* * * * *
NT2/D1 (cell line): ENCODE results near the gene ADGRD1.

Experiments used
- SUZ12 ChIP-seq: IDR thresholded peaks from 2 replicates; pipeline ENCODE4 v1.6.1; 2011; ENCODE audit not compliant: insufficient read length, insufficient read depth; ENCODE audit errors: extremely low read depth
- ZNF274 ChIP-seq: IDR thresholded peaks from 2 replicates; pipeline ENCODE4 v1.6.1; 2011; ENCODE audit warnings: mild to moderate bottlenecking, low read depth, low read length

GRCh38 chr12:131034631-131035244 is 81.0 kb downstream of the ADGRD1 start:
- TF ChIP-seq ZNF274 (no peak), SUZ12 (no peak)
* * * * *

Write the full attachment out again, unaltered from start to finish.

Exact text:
NT2/D1 (cell line): ENCODE results near the gene ADGRD1.

Experiments used
- SUZ12 ChIP-seq: IDR thresholded peaks from 2 replicates; pipeline ENCODE4 v1.6.1; 2011; ENCODE audit not compliant: insufficient read length, insufficient read depth; ENCODE audit errors: extremely low read depth
- ZNF274 ChIP-seq: IDR thresholded peaks from 2 replicates; pipeline ENCODE4 v1.6.1; 2011; ENCODE audit warnings: mild to moderate bottlenecking, low read depth, low read length

GRCh38 chr12:131034631-131035244 is 81.0 kb downstream of the ADGRD1 start:
- TF ChIP-seq ZNF274 (no peak), SUZ12 (no peak)